First line of defence against coronavirus

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I am a commoner. We commoners only read and hear about wars, tsunamis, fires, murders, diseases. For us these things are just news, these are things that only happen to someone else. Our strongest opinions are often limited to the dining table of our house. To put it simply, we’re just part of a large ‘Janta‘. But what if life has a different plan for us?

Here’s a story of a commoner, who by a sudden turn of events, went to a war zone to make news.

I am an intern doctor. I hadn’t even completed a week of internship, when life took a 180° turn . I was at the nascent stage of internship, learning blood collection and typing discharge summaries, when all of a sudden we were called to the superintendent’s office and told that we had been chosen for the coronavirus screening at the Chhatrapati Shivaji International Airport. Coronavirus! COVID-19! That deadly disease that came from Wuhan! My first thought was, “Say no and just walk out!”

But something inside me stopped me from shirking my duty and I boarded the bus to take us to the airport. The most morbid thoughts filled my head as the magnificent structure of the airport appeared before my eyes. Normally, every time I would see this structure, I would secretly wish to work here. But never in the wildest of my imagination did I think that it would be to battle a deadly pandemic. I gazed out of the window in that one hour bus journey wondering if I would see any of this ever again….

On reaching the airport, however, seeing a lot of interns from other colleges as well as other health staff assuaged my fears a bit. We were then divided into groups and told to start the next day.

Our first shift was an overnight 12-hour duty. The job consisted of seeing if the passengers had fever, with the help of thermal detectors and then asking them to declare if they had any of the symptoms, any co-morbidities or travel history to any country with a high number of COVID-19 cases in their self-declaration forms. Honestly, the job was not half as skilled as blood collection or suturing. But it was not the skill but the guts to come and do the job that was the need of the hour.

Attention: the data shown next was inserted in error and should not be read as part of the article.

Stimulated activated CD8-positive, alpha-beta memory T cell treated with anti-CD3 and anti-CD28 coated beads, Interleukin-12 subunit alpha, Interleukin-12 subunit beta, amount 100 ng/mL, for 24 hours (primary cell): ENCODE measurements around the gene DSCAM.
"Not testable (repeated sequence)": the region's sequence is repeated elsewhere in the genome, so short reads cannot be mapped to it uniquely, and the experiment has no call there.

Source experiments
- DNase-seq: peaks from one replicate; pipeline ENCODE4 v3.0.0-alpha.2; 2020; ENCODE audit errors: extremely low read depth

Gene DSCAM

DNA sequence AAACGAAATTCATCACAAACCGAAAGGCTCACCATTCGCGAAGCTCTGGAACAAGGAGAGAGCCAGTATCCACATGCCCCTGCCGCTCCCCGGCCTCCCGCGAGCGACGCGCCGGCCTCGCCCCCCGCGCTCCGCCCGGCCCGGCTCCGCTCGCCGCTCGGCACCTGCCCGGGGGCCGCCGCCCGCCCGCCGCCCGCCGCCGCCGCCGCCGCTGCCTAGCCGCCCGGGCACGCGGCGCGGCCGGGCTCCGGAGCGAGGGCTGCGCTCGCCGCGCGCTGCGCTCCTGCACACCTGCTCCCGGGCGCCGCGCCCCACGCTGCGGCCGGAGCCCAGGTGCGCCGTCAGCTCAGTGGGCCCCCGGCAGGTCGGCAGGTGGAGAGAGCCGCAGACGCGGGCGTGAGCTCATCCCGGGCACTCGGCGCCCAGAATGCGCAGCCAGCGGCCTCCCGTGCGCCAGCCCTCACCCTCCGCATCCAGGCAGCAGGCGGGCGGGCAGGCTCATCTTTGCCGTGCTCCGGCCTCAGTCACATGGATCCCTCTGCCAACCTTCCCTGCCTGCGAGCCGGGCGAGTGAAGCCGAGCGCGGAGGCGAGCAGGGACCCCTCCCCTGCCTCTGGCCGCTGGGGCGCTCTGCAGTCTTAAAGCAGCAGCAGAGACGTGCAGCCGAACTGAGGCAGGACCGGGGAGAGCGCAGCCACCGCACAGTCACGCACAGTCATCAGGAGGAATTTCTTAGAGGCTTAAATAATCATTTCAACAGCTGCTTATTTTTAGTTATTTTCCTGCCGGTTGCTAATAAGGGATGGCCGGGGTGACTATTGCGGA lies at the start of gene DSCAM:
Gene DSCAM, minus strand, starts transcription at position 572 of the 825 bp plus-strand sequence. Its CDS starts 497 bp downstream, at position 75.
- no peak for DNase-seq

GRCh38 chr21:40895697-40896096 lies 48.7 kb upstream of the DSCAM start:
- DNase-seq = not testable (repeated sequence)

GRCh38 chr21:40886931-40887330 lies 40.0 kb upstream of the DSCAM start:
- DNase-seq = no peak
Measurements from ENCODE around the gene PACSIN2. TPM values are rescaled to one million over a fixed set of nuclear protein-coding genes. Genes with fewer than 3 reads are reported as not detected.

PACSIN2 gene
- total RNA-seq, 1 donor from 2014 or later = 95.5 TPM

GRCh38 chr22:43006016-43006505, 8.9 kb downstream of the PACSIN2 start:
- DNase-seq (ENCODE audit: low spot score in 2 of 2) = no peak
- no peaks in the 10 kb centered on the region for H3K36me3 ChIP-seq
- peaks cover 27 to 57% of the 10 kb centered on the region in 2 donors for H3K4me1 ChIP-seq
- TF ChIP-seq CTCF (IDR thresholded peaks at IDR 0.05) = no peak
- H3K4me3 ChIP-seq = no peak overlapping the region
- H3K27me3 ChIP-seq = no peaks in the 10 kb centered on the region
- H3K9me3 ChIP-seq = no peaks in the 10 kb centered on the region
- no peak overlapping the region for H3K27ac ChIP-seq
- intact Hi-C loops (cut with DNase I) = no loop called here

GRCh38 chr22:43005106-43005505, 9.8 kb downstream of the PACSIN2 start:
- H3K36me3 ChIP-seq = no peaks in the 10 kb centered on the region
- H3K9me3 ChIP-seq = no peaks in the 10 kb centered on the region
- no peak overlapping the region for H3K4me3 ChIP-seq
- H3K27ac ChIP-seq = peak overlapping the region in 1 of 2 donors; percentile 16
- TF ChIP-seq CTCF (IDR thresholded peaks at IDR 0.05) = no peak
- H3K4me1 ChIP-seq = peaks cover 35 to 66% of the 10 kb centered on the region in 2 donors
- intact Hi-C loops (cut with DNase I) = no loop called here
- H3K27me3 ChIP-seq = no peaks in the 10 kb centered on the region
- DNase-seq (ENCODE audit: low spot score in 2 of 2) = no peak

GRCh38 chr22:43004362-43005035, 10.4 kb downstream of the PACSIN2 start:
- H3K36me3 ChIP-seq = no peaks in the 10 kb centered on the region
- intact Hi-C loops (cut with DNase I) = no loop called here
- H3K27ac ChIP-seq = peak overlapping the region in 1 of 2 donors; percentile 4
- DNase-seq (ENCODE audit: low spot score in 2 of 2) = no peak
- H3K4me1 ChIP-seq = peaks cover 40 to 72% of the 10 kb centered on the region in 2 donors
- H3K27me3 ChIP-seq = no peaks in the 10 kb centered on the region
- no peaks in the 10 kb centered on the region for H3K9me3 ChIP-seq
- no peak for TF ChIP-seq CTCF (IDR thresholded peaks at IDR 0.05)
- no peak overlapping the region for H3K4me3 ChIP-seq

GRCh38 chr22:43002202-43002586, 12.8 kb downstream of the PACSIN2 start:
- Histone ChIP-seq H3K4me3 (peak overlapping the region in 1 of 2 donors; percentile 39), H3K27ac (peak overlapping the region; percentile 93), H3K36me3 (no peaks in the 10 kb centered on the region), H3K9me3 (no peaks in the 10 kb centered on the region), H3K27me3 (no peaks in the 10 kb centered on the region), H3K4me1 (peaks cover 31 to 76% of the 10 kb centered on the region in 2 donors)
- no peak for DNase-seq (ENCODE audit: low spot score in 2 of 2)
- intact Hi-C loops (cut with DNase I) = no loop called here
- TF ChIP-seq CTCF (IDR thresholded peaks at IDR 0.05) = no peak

The first night, we saw about 98 flights that carried 17,000 passengers.

In the next two weeks that followed, the flights dwindled, but the restrictions increased. From just following up the high-risk patients, to home quarantining every person who came from the highly affected countries, keeping up with the ever changing guidelines was the toughest task of all.

Of course there were a few celebrities spotted, a few words of encouragement and pats on the back from travellers who praised us for our contribution. The group with whom we worked soon became family. But most importantly, with each passing day, as COVID-19 made more and more news and crept slowly and steadily into India, it felt that despite the odds, my life finally had a renewed purpose to it. As mankind was fighting a battle with an external force, we felt like the warriors at the forefront. It taught us, first hand, what it meant as a doctor, to look beyond money and success and work for a larger interest, that too at an early stage in our career.

On the last day of our post, just before all international flights came to a standstill, was the day of the Janta curfew where at 5pm we all clapped for each other; a little token of appreciation for the entire fraternity and also for our newfound family at the airport. 

Then came the ultimate silver lining, when a popular Marathi newspaper wrote about us and that is when I was convinced that coming here two weeks ago and agreeing to do this job despite my apprehension was the best thing I could ever do for myself.

This learning experience of working for a larger interest was soul elevating and drastically changed my perspective towards this field. My job wasn’t the most skilled one, but it is only many little contributions that bring about huge changes. So here I am, still a commoner, but this time, not a spectator, but a part of the news that will go down in history. It will be remembered as a battle where every human on Earth came closer by staying afar.

Manasi Rege
Intern, GGMC Mumbai.

Manasi Rege

Dr. Manasi Rege is a Mumbai-based medical intern at JJ Hospital, Mumbai who loves to write short articles and poetry. She writes mainly on her Facebook page known as 'Words Of White Coats' and for 'Lexicon' which is a medical magazine created by medical students.